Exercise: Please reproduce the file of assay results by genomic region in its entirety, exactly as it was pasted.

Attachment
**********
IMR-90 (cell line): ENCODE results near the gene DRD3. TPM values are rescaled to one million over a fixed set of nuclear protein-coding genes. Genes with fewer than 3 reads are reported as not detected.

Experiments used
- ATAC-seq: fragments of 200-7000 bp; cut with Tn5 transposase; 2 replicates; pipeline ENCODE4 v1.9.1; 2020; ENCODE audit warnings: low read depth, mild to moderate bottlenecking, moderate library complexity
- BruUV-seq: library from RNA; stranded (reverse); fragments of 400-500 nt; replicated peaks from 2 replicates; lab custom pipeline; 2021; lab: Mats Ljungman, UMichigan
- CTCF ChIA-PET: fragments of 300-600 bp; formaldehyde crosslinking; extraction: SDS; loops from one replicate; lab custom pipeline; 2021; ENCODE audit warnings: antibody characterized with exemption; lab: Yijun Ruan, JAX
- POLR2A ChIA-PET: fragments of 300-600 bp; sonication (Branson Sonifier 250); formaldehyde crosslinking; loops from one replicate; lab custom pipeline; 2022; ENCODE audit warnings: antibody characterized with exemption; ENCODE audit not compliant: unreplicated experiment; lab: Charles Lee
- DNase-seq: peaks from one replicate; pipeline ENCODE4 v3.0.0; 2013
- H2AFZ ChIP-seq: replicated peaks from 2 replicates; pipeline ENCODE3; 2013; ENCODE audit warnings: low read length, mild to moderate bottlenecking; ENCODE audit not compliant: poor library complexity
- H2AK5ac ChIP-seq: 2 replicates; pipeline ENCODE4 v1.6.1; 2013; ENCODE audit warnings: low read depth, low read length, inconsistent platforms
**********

IMR-90 (cell line): ENCODE results near the gene DRD3. TPM values are rescaled to one million over a fixed set of nuclear protein-coding genes. Genes with fewer than 3 reads are reported as not detected.

Experiments used
- ATAC-seq: fragments of 200-7000 bp; cut with Tn5 transposase; 2 replicates; pipeline ENCODE4 v1.9.1; 2020; ENCODE audit warnings: low read depth, mild to moderate bottlenecking, moderate library complexity
- BruUV-seq: library from RNA; stranded (reverse); fragments of 400-500 nt; replicated peaks from 2 replicates; lab custom pipeline; 2021; lab: Mats Ljungman, UMichigan
- CTCF ChIA-PET: fragments of 300-600 bp; formaldehyde crosslinking; extraction: SDS; loops from one replicate; lab custom pipeline; 2021; ENCODE audit warnings: antibody characterized with exemption; lab: Yijun Ruan, JAX
- POLR2A ChIA-PET: fragments of 300-600 bp; sonication (Branson Sonifier 250); formaldehyde crosslinking; loops from one replicate; lab custom pipeline; 2022; ENCODE audit warnings: antibody characterized with exemption; ENCODE audit not compliant: unreplicated experiment; lab: Charles Lee
- DNase-seq: peaks from one replicate; pipeline ENCODE4 v3.0.0; 2013
- H2AFZ ChIP-seq: replicated peaks from 2 replicates; pipeline ENCODE3; 2013; ENCODE audit warnings: low read length, mild to moderate bottlenecking; ENCODE audit not compliant: poor library complexity
- H2AK5ac ChIP-seq: 2 replicates; pipeline ENCODE4 v1.6.1; 2013; ENCODE audit warnings: low read depth, low read length, inconsistent platforms